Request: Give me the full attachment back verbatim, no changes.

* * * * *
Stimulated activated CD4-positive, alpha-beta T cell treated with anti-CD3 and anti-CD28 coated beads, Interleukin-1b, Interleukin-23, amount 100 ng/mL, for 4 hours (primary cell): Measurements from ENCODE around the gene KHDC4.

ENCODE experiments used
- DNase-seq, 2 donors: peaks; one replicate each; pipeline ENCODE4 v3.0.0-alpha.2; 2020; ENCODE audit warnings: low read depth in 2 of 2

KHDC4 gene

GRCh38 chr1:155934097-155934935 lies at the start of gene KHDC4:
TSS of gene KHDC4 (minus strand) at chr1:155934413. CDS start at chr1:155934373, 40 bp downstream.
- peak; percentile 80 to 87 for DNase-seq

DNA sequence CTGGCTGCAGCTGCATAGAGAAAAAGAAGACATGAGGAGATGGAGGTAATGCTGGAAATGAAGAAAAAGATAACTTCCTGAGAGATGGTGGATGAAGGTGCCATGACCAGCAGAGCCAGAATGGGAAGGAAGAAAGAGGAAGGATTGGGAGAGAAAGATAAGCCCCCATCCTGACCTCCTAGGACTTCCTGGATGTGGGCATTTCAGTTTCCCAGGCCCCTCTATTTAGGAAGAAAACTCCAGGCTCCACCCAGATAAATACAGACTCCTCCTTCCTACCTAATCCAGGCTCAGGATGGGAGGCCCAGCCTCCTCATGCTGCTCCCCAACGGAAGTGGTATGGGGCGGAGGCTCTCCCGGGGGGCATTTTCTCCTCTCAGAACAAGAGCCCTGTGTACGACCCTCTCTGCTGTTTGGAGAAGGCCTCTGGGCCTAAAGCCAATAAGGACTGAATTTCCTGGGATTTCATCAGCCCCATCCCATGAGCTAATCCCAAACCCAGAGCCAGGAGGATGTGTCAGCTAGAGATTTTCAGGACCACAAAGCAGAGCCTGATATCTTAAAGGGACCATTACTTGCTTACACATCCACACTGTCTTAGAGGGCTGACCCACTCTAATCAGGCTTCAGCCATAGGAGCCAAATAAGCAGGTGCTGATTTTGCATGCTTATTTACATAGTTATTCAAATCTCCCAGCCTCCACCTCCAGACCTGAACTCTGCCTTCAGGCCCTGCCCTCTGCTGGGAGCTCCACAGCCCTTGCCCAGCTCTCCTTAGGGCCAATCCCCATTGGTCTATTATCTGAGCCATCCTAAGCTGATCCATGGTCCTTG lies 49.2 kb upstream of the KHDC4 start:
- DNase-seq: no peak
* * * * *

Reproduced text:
Stimulated activated CD4-positive, alpha-beta T cell treated with anti-CD3 and anti-CD28 coated beads, Interleukin-1b, Interleukin-23, amount 100 ng/mL, for 4 hours (primary cell): Measurements from ENCODE around the gene KHDC4.

ENCODE experiments used
- DNase-seq, 2 donors: peaks; one replicate each; pipeline ENCODE4 v3.0.0-alpha.2; 2020; ENCODE audit warnings: low read depth in 2 of 2

KHDC4 gene

GRCh38 chr1:155934097-155934935 lies at the start of gene KHDC4:
TSS of gene KHDC4 (minus strand) at chr1:155934413. CDS start at chr1:155934373, 40 bp downstream.
- peak; percentile 80 to 87 for DNase-seq

DNA sequence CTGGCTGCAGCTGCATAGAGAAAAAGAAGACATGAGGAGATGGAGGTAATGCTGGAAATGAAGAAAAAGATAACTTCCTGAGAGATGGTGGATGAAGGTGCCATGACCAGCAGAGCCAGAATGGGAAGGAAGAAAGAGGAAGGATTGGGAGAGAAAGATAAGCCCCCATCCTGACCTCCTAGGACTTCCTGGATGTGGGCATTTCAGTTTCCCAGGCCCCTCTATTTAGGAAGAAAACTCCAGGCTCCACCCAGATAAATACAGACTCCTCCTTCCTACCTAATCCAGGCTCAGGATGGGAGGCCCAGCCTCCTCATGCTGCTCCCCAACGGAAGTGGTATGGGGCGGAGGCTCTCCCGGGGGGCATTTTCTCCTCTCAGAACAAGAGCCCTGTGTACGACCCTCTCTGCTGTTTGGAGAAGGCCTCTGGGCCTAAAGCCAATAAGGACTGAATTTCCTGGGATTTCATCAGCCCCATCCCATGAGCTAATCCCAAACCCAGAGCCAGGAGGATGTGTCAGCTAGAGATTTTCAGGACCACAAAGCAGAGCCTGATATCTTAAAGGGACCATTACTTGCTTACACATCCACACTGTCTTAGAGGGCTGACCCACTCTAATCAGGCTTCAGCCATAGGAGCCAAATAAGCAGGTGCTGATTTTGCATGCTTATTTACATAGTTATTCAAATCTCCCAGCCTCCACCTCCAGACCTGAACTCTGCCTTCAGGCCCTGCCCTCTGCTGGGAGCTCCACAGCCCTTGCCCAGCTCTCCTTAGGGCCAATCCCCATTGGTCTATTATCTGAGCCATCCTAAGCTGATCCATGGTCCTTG lies 49.2 kb upstream of the KHDC4 start:
- DNase-seq: no peak